Of Children’s Pencil Boxes And Ersatz Smartphones

It’s a simple enough object: a pencil box that looks like a smartphone. The box’s lid looks like a smartphone screen decked out with app icons, the ones that all of us smartphone users are used to: the phone, the messages, the various entertainments, the calculator, and so on. Pencil boxes have been decorated and adorned in many ways over the years; this happens to be the latest one that our civilization has devised for it. (My school days pencil box was covered with various geometrical shapes; presumably the manufacturers assumed that I would be spending my class days constructing the figures that lay within the box: a pencil, ruler, compass, divider, and a protractor.) But it is not just the decoration of the pencil box that approximates the smartphone’s look and feel; it is also sized similarly, thus rendering the simulation ever more realistic. Especially if you are only a child, who has not used a real smartphone but has merely seen others using them around it. Of course, the more you play with this ersatz phone the more you realize just how removed its functionality is from the real thing; it makes you want the real thing even more. Which is what it is supposed to do; to the children who play with it.

My daughter is the proud owner of once such pencil box. I’m her disgruntled father. A year or so ago, she, by exerting that unique species of emotional pressure that only a four-year old can, managed to convince her mother to buy the smartphone-pencil box for her. But she had been relentlessly enticed herself: over the course of a few mornings, by a glittering array of such temptations placed directly in her path when she walked into her pre-school’s lobby. A vendor of these ‘toys’ had struck a deal with the pre-school; presumably they would sell their goods to the children, relying on them to badger their parents; proceeds would be shared with the school. My daughter had, of course, seen both my wife and I using our smartphones; she had often reached out to them and we had, with varying measures of success, resisted her advances. But not on this occasion; my wife succumbed, and my daughter had her way.

I’ve been a parent for some five years now, and so I’ve become accustomed to the scale and reach of the child-industrial complex, that giant consumer good industry dedicated to selling you stuff for your children. Still, something about the utter cynicism of this particular maneuver, the unholy alliance struck between the vendor and the school (a private one with a few seats reserved for children in New York City’s free pre-K program), stood out for me. Addiction to smartphones and social media is not a minor problem for today’s children, and one of the hardest decisions a (privileged) parent has to make these day is to decide when to let their child have access to these. To see a school allow a vendor to sell such products was astonishing to say the very least. But the commodified logic of this world will brook no interference with its plans to sell to all and sundry.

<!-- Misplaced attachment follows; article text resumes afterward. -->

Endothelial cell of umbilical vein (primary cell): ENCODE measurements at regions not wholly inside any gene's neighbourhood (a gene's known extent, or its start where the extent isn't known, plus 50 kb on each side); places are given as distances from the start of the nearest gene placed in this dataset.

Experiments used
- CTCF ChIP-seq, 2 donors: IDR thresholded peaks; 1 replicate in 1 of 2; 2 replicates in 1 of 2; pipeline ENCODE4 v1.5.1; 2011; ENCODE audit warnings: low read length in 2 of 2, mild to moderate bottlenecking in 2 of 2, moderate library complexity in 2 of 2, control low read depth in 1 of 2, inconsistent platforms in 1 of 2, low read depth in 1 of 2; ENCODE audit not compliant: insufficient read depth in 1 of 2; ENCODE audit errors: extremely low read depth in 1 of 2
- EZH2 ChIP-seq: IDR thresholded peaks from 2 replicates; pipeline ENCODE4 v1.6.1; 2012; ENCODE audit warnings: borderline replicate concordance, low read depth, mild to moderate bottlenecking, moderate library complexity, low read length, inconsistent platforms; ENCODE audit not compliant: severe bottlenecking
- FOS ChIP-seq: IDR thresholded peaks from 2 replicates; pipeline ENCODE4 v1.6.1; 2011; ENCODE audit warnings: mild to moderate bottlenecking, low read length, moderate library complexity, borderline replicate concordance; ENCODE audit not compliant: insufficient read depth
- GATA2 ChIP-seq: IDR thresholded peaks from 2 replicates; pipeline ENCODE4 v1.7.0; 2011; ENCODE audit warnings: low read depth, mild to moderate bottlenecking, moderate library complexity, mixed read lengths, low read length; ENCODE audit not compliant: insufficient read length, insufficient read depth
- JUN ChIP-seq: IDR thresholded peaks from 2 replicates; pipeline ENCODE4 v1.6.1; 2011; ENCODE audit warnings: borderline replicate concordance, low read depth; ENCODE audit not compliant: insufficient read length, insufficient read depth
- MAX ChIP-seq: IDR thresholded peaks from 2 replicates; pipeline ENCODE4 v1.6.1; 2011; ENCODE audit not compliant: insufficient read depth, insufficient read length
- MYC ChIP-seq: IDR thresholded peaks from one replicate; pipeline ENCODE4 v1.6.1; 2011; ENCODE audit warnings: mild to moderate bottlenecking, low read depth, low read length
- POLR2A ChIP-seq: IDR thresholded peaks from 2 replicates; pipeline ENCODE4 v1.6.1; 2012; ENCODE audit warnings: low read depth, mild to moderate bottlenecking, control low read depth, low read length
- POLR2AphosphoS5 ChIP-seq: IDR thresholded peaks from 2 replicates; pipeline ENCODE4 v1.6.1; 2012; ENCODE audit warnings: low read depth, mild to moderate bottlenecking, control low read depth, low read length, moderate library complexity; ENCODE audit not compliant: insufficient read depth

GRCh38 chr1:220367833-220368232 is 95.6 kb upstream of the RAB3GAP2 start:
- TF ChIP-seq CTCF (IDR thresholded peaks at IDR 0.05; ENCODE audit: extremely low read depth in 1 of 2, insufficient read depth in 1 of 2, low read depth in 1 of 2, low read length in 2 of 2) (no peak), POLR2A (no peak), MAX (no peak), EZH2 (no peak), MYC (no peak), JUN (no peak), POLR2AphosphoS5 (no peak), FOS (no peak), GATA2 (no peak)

I’m sad to say that I did not do too much beyond my initial reaction of irritation (I could have, for instance, had a word with the school’s principal); I was worn out by too many parenting discussions and besides, some other childcare crisis had already presented itself for resolution. So I moved on. My daughter still has the pencil box and I’m still holding out the hope that she will grow tired of it in the right way: by finding something literary or artistic or musical that will hold her attention in more fulfilling ways.

Nietzsche’s ‘Supreme Principle of Education’

Nietzsche claims that the “supreme principle of education” is that “one should only offer food  to him who hungers for it.” That is, roughly, teaching should be guided not by the requirements of an abstract, generalized curriculum, but by the expressed needs of the learner. In keeping with Nietzsche’s generalized aristocratic and hierarchical sensibilities, education is not for all; it is only for those who express a desire to learn. Moreover, what they wish to learn will be guided by this desire, this hunger; they will not accept a substitute deemed necessary or desirable for them by some planner or designer of an educational system. Find out who wants to learn, and what they desire to learn (and why); education is thereby facilitated, and indeed, only becomes possible under these circumstances.

Nietzsche suggests that rather than having mathematics and physics forced upon us in the form of “thousands of…annoying, mortifying, irritating problems” our education should show us, in response to our lived experience of the world, that we “needed a knowledge of science and mathematics.” We should turn, perplexed by our interactions with a mysterious world that seems to embody regularities, to those whom we think know better and ask for guidance. Then, perhaps, we might find “delight in science.”